Fight the patriarchy doused in Barbie’s sweet-and-fresh fragrance that, from top to bottom, features notes of strawberry nectar and red cherry, peony and pink magnolia, and sandalwood and soft musk for an extraordinary scent that’s more than Kenough. DefineMeCreativeStudio.com, $65
AiRROBO Pet Grooming Vacuum
Posh pets enjoy salon-style luxury in the comfort of their homes when treated to a grooming session by the AiRROBO vacuum (think Flowbee for cats and dogs), a five-tool, one-stop solution for keeping furbabies’ hair, dander, allergens and mites to a minimum. The portable pamperer includes an electric clipper, crevice and de-shedding tools, and grooming and cleaning brushes housed in a space-saving, HEPA-filtered capsule. US.Air-Robo.com, $110
Aura Smart Sleep Mask
What does the future of total relaxation and deep sleep look like? Blackout darkness and complete serenity in a dream-state sanctuary when you spend your nights in the Aura Smart Sleep Mask with built-in speakers for guided meditation and snooze-inducing ASMR, zero-pressure eye cushioning, and light and sunrise therapy to help you wake rested and refreshed at home and (especially) away. Indiegogo.com, $190
Mikey Rox is an award-winning journalist and LGBTQ lifestyle expert whose work has been published in more than 100 outlets across the world. Connect with Mikey on Instagram @mikeyroxtravels.
Anatomy of a post-cancellation comedy tour: Ashley Gavin in D.C.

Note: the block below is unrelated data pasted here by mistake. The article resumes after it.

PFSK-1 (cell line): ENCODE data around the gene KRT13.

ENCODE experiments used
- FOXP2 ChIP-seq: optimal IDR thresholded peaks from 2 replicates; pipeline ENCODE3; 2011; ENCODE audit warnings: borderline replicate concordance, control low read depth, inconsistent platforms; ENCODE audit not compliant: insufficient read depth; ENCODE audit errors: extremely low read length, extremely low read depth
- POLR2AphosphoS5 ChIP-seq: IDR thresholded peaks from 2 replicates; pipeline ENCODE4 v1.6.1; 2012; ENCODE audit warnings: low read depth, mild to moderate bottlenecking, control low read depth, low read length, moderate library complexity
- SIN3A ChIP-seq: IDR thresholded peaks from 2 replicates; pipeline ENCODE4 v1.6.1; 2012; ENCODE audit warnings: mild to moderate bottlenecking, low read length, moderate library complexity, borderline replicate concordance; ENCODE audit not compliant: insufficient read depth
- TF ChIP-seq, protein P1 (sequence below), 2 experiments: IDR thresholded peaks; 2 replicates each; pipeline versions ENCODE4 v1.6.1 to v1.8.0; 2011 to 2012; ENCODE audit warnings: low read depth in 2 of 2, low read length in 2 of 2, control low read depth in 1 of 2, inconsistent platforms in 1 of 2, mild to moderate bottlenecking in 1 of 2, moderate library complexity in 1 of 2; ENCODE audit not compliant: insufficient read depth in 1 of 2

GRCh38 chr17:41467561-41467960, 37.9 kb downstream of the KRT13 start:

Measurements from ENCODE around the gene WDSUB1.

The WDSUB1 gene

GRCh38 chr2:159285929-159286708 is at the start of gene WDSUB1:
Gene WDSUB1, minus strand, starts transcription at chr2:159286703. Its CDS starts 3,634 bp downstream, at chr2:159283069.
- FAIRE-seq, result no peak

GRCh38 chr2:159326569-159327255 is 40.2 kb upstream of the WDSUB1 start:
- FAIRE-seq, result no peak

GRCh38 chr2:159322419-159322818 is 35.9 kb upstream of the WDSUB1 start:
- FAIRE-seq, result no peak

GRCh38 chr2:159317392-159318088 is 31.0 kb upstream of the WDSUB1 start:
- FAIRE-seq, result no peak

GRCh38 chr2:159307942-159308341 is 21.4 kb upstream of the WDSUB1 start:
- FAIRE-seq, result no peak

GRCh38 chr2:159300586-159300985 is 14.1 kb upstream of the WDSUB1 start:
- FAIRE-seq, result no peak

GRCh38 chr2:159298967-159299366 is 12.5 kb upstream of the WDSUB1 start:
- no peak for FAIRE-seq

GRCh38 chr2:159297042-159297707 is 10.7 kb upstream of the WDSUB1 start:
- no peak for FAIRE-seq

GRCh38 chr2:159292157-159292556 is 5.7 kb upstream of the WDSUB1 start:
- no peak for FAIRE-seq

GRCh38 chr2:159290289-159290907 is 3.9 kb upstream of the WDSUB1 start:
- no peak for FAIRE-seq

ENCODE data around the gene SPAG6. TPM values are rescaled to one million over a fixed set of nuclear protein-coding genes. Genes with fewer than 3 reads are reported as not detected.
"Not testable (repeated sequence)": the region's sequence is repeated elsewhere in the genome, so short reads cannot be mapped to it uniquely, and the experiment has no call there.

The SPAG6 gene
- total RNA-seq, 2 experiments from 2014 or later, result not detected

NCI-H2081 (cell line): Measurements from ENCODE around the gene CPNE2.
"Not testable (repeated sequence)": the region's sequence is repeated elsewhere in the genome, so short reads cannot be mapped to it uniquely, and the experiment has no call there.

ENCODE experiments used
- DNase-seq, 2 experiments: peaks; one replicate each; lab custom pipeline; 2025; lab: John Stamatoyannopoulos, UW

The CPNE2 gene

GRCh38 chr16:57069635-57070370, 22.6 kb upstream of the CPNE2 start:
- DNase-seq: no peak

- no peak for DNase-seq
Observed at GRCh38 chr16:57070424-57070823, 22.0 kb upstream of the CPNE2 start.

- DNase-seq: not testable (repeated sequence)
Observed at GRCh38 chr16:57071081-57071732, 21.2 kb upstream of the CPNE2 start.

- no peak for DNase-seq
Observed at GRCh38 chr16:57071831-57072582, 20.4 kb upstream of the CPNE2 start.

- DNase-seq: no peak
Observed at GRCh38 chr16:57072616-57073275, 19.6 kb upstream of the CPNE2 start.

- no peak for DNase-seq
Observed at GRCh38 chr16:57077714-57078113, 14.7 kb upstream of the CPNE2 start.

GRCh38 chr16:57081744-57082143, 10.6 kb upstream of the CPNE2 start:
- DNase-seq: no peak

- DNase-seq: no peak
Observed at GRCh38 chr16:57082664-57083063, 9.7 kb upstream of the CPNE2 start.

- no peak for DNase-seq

After doxxing and death threats, a focus on jokes that transcend identity
I was dressing up to go to Ashley Gavin’s stand-up comedy show at the Lincoln Theatre when I got a text from Sydnie, Ashley’s assistant. I didn’t remember giving Sydnie my number — although I must have, surely? We had been in contact the past few days about setting up an interview with Ashley about her show here in D.C., and just today we had managed to schedule a time for tomorrow afternoon.
But suddenly the interview wasn’t looking so sure. Sydnie was texting to ask for a list of my questions for the interview, and if I didn’t provide them, I wouldn’t be getting tickets to tonight’s show. I had two hours to get back to her. “So sorry about that!” Sydnie texted.
The ultimatum caught me off guard — but perhaps it shouldn’t have. Ashley Gavin was the subject of controversy this summer for some of her crowd work during a show in Indianapolis. After a fan cheered a little too loudly at a joke, Ashley informed her she was the “the most annoying fan who has ever been to one of her shows,” and that she should “kill herself.” When the fan responded, “I’ve already tried,” Ashley responded that she didn’t try hard enough, and implored her again and again to kill herself. The fan broke down in tears, and left the show.